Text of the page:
DETROIT — General Motors, seeking to cash in on the extraordinary popularity of the Suzuki Samurai utility vehicle among college students and other young buyers who tend to shun domestic cars, plans to sell a slightly larger version of the Samurai beginning next year, GM and Suzuki officials said Monday.
GM's version, to be called the Chevrolet Tracker, will carry a slightly higher price tag than the Samurai, and it is likely to appeal to a slightly older crowd when introduced in the fall of 1988.
But GM still hopes to make a dent in the surging market for bare-bones mini-utility vehicles--a niche that Suzuki effectively created when it introduced the Samurai in November, 1985.
"I think GM should do well with the Tracker," said John Hammond, an automotive analyst with J.D. Power & Associates, an automotive marketing-research firm. "It's in such a new market segment that GM will still be getting in on the leading edge."
Both GM and Suzuki will sell versions of the Tracker. Suzuki's model, which will be sold alongside the Samurai, has not yet been named. Initially, the vehicles will be imported from Japan, but a GM-Suzuki joint venture plant in Canada will begin producing them when it opens in November, 1988, according to Doug Mazza, general manager of Suzuki of America, Suzuki's U.S. sales arm.
Cousin of the Sprint
The Tracker will be the second Suzuki product in GM's model lineup. GM--which owns 5.3% of Suzuki--already imports the subcompact Chevrolet Sprint from Suzuki and it now sells more Suzuki-built products in the United States than does Suzuki's own American sales arm, which currently offers only the Samurai.
It's easy to see why GM is attracted by the Samurai, a sales success in the midst of a very sluggish market for both imports and domestic products. Suzuki expects to sell 75,000 Samurais in 1987, up dramatically from its first-year volume of 47,732 in 1986.
But more importantly for GM, the Samurai appeals to the kind of very young, upwardly mobile consumers who have been put off by GM's more traditional cars and light trucks. According to a 1986 survey by Suzuki, the average Samurai buyer is 29 and earns $36,300; Samurai customers are also concentrated in the Sun Belt, where Detroit has been hurt the most by imports.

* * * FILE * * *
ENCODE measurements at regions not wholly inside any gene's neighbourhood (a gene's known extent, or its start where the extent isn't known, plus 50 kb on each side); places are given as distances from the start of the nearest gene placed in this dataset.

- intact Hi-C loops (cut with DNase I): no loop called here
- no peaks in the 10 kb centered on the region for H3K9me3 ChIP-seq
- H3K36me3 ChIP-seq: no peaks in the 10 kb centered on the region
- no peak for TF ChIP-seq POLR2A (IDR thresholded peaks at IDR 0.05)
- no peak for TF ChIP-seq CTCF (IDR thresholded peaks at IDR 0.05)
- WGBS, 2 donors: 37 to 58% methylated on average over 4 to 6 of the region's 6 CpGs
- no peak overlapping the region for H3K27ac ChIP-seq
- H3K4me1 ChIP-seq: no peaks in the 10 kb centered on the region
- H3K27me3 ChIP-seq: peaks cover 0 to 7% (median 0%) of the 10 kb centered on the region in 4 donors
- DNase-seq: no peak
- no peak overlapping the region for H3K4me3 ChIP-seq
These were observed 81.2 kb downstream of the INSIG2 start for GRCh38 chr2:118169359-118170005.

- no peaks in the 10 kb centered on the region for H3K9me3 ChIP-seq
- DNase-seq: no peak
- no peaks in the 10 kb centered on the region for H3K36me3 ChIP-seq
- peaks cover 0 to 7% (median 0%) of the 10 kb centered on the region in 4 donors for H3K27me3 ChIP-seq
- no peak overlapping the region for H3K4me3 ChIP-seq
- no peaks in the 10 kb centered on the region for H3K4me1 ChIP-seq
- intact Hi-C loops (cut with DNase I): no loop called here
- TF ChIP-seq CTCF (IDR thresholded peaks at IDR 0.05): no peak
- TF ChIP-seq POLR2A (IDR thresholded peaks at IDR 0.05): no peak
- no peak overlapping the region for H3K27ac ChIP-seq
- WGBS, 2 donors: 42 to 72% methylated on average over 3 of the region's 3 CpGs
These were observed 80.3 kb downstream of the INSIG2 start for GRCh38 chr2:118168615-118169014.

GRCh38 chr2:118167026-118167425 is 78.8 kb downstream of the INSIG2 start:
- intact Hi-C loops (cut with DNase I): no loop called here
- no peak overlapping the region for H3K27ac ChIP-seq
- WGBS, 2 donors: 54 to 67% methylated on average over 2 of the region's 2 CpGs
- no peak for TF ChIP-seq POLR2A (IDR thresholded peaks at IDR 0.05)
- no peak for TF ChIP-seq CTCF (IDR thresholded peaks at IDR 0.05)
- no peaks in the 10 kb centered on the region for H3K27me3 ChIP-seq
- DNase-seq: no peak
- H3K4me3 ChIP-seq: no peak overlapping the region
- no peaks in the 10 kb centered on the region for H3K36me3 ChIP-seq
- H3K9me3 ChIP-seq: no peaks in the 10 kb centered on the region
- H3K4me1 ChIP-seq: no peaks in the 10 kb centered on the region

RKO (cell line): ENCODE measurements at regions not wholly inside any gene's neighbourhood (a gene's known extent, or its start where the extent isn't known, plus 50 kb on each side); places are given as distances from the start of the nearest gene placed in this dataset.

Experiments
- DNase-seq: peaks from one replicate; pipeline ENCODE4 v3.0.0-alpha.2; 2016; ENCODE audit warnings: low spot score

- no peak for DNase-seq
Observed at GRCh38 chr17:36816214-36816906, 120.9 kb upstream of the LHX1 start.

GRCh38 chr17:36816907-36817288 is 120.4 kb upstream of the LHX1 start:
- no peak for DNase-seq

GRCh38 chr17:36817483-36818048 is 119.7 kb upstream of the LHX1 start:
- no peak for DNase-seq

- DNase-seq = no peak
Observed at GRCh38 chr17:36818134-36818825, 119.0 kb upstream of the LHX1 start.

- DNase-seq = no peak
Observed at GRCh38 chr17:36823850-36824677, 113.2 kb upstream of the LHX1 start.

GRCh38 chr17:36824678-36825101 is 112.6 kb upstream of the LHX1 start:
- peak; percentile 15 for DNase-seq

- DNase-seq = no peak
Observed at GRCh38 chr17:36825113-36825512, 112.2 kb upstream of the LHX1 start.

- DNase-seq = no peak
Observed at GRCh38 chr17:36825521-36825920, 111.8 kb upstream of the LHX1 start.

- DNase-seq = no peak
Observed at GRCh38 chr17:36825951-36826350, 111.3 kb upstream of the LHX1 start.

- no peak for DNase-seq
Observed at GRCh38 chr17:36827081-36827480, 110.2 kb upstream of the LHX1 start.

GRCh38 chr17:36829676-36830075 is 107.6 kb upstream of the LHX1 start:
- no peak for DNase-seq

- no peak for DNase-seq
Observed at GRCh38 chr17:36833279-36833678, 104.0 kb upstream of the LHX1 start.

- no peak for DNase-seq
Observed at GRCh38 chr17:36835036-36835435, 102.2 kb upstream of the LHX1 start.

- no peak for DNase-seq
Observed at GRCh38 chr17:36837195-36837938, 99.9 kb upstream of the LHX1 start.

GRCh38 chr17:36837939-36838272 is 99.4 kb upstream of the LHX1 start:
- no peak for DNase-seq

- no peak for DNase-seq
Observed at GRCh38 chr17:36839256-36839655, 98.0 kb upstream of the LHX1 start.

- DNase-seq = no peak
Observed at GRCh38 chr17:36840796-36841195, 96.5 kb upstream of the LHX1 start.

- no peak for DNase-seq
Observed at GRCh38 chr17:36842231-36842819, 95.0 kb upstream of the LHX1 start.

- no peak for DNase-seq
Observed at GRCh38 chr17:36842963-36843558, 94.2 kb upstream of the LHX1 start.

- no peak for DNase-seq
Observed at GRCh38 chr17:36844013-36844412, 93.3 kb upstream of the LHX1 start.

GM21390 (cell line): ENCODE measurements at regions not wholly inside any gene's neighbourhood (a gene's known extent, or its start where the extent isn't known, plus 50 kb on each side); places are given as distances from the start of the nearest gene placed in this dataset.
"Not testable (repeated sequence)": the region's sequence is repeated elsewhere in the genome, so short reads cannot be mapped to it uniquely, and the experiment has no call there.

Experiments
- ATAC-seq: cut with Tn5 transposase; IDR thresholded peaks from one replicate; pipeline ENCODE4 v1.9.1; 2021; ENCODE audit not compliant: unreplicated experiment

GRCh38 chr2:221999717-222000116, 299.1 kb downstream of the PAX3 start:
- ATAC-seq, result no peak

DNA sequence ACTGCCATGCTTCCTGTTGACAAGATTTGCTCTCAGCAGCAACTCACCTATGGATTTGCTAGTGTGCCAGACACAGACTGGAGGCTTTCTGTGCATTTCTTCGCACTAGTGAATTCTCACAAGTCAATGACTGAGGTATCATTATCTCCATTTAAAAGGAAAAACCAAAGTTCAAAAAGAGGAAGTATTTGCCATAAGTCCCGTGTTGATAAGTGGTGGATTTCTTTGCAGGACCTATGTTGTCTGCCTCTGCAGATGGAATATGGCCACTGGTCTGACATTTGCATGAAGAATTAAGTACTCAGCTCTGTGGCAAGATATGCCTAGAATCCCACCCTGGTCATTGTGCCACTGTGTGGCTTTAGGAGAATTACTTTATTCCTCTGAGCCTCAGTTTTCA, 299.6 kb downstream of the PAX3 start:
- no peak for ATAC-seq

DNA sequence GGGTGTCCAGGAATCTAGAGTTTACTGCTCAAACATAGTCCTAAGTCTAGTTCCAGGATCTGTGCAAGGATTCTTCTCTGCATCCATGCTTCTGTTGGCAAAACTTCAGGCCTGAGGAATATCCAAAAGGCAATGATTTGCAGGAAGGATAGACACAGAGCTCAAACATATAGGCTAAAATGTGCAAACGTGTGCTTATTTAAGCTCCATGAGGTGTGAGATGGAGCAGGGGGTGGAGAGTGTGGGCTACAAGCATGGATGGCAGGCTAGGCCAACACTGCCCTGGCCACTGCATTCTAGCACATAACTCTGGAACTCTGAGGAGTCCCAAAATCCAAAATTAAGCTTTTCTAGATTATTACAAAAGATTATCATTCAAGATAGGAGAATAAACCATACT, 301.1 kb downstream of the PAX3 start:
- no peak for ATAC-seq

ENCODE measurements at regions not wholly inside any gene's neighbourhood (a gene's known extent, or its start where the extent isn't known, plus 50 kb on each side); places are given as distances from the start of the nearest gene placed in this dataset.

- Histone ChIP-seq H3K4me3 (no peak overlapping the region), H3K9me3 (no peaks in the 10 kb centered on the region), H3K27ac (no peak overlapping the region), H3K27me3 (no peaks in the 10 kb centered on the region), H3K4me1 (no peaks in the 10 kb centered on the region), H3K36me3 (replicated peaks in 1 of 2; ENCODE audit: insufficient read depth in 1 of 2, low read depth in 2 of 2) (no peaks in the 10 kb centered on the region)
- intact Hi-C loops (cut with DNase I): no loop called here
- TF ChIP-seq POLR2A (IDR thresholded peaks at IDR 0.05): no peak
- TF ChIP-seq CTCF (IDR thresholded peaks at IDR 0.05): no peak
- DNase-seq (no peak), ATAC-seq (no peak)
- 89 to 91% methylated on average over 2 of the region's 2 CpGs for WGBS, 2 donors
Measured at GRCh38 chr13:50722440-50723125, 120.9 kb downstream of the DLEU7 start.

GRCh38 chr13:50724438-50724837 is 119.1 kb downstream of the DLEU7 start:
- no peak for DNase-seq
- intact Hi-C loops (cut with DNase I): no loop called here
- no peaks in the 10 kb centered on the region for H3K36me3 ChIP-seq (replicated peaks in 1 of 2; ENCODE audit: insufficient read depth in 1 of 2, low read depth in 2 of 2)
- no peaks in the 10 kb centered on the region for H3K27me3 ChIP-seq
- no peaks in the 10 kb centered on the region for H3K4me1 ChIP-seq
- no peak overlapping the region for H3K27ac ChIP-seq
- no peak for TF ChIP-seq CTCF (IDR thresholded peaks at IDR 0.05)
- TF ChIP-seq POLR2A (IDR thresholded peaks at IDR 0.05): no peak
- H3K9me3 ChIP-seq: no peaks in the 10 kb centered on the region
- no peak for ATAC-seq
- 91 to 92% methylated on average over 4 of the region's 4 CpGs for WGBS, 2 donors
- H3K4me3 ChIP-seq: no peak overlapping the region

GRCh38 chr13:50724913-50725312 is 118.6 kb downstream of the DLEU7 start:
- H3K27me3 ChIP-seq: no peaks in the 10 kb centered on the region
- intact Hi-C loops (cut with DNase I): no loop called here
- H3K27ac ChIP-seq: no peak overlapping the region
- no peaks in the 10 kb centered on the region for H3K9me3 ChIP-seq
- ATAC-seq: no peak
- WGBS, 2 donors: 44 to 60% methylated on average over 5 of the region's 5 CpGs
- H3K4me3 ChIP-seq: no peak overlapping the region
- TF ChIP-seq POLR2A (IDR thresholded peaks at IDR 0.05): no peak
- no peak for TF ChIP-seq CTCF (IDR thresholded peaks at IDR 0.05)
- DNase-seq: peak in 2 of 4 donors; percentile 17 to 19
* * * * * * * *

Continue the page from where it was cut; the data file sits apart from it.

No Direct Competition
One reason the Samurai has been so successful is that it still doesn't have any direct competition. It is smaller than most Jeep-type utility vehicles and has a rougher ride, which attracts young drivers.
And it's a lot cheaper than anything else in the sport-utility market. Although its price has gone up nearly $1,000 over the past 18 months because of the rapid appreciation of the Japanese yen, the Samurai's $7,495 base price is still far below those of its rivals, which range from about $10,500 to $18,000.
In fact, analysts say the Samurai competes more directly with inexpensive subcompacts than it does with higher-priced light trucks and utility vehicles. "The market that the Samurai is in is very price sensitive, and it's competing mostly with low-cost cars from the Third World," said Hammond.
But the Samurai won't be alone for long. Over the next two years, the mini-utility vehicle market will start to get a little more congested. Daihatsu Motor Co., a small Japanese auto maker, plans to introduce its Rocky utility vehicle in late 1988, at about the same time Chevrolet will introduce its Tracker.
Meanwhile, GM is apparently on the verge of getting yet another low-cost utility vehicle, this time from the Third World. San Fu Motors of Taiwan has just started to produce the Isuzu Trooper utility vehicle for export to the United States and Canada under contract with Isuzu of Japan and GM, which owns 38.6% of Isuzu. Isuzu already sells Japanese-built Troopers here, but both Isuzu and GM will now sell the Taiwan-built version in North America.
Isuzu is likely to sell the Taiwan-built Troopers in the United States, while GM will sell them only in Canada. Isuzu said it has expanded Trooper production to Taiwan because of a shortage of factory space in Japan, but also in part to avoid Japan's high manufacturing costs, which have soared as a result of the yen's rise.